2) Apparent communication between modules (cont.) iii) Conscious knowledge or effort can alter your visual perception, e.g. the duck-rabbit ambiguous figure:
Three possibilities • The mind is not modular • Low-level systems are modular (e.g. perceptual systems), but higher-level systems are not modular (Fodor’s view) 3) The mind is massively modular
How many modules? StephenPinker Fodor vs. massive modularity Massive modularity: • Promoted by Stephen Pinker • The mind is largely or entirely composed of modules. • The “central processing system” is also modular. Most cognitive scientists agree that the mind is modular, but there is much debate over exactly how many modules there are and how specific modules are.
Modules that have been proposed: Approximate arithmetic Logic Folk physics Folk psychology -- “mind reading” Cheater detection Landscape preference Natural history Probabilistic judgement Etc. etc. etc. One highly controversial question: Is there a module for language acquisition (LAD – language acquisition device)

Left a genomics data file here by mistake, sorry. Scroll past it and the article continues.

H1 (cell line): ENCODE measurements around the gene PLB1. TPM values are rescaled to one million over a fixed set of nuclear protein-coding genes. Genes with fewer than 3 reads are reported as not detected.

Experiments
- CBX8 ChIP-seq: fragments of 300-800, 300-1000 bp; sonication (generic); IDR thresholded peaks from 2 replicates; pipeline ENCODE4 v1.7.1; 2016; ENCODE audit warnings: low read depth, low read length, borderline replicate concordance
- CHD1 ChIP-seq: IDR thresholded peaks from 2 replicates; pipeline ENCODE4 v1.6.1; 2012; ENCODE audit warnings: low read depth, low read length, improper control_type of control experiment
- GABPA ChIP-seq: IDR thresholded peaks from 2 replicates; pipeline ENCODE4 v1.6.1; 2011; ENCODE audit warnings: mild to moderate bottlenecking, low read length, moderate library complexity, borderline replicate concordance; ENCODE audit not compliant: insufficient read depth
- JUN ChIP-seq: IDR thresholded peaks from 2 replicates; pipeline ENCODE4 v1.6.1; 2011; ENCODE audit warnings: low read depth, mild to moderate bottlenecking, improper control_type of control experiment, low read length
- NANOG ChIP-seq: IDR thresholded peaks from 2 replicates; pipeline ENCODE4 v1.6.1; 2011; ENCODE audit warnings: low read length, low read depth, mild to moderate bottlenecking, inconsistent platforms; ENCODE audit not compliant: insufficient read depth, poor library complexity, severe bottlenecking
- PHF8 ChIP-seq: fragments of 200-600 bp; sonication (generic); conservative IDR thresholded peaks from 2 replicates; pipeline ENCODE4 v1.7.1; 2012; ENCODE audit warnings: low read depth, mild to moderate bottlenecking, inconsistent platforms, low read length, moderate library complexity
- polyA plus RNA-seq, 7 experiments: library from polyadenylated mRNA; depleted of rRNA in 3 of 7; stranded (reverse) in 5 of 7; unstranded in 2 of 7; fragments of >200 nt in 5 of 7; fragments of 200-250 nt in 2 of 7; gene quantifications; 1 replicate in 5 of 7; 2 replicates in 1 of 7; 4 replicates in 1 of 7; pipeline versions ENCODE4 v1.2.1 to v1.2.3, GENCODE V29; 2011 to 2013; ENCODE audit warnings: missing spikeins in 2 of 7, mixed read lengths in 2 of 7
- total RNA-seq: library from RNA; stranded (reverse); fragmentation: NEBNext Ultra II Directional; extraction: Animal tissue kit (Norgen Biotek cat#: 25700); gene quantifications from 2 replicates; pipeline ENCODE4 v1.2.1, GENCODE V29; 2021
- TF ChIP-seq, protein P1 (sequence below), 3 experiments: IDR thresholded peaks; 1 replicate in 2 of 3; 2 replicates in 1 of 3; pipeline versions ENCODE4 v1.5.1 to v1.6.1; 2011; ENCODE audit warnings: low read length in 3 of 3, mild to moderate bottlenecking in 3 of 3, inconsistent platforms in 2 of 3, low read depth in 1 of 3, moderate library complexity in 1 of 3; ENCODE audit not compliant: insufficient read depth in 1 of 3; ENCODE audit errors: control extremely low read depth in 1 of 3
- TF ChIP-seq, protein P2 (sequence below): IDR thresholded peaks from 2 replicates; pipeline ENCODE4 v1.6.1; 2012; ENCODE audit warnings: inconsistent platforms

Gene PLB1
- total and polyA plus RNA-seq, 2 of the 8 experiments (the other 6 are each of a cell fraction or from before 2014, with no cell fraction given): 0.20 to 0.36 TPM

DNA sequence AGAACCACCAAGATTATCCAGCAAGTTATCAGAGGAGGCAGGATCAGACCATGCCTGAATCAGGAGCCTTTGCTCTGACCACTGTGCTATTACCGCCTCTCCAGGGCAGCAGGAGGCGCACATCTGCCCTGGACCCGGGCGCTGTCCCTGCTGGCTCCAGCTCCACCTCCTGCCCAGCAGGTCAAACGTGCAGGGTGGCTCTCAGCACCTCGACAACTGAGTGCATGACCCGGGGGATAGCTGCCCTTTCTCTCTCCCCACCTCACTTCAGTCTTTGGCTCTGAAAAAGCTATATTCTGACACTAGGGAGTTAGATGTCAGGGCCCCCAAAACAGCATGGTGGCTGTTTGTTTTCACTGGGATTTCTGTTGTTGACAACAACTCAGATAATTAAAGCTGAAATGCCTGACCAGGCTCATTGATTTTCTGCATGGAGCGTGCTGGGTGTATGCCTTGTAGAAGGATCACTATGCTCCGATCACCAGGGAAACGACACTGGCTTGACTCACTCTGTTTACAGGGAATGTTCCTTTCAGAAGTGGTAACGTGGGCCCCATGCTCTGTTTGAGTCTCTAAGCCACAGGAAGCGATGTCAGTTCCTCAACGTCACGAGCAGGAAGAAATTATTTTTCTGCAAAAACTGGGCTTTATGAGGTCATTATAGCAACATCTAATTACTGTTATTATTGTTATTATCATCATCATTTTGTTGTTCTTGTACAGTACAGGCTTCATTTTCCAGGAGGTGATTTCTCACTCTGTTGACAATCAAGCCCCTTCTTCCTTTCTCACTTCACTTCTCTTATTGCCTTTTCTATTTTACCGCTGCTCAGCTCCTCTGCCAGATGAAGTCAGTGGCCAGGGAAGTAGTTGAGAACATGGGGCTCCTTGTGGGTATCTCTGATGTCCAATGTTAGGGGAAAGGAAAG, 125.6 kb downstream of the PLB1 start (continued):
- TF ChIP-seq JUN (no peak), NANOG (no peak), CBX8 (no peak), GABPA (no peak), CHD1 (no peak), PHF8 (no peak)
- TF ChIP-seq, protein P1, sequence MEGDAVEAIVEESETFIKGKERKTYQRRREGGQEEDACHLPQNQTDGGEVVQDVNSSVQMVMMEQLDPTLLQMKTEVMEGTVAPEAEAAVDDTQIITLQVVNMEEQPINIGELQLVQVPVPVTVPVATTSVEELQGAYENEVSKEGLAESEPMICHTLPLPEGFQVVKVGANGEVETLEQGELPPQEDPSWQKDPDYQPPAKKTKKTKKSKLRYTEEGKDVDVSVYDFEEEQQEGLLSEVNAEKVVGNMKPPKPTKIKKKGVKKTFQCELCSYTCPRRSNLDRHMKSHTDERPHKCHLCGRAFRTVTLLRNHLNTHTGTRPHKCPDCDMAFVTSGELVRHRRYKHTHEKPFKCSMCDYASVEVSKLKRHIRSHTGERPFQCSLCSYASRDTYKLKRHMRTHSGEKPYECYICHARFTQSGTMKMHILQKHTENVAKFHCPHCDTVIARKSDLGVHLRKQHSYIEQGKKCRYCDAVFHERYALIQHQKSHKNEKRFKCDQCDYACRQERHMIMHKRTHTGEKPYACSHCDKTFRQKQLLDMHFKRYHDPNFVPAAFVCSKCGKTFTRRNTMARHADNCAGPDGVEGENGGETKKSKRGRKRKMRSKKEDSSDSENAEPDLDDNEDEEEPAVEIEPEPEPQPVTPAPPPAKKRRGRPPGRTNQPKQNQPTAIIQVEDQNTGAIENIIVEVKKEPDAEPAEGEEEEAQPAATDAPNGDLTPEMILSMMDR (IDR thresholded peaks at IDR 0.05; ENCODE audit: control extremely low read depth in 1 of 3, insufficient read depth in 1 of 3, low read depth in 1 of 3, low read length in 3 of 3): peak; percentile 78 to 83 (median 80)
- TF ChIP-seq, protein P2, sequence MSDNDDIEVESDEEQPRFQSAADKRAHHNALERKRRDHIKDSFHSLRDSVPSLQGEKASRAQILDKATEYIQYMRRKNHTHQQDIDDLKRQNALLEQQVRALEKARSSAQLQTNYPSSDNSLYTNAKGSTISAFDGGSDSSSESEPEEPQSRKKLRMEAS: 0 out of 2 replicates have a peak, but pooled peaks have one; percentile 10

Mental Representations The number four is a concept. 4, 四and IV are all graphic representations of the number four. “Four”, “sei” and “quatro” are all spoken representations of the number four. We use linguistic representations of concepts when we speak or write.
Whether in language or image, symbols represent information. Computers also use symbols (e.g. 10010) to represent information Do our brains also use representations? If so, what kind? -- linguistic -- map -- pictorial
Different types of representation for different uses • Visual system interprets input as image-like representations. • Somatosensory system generates body map. • What about intentional content? How is that represented in the brain?
Intentional Mental Content Intentional = aboutness Intentional mental content is mental content that is about something. I believe this is a pencil. Statement about “this” and “pencil” and their relationship (identity).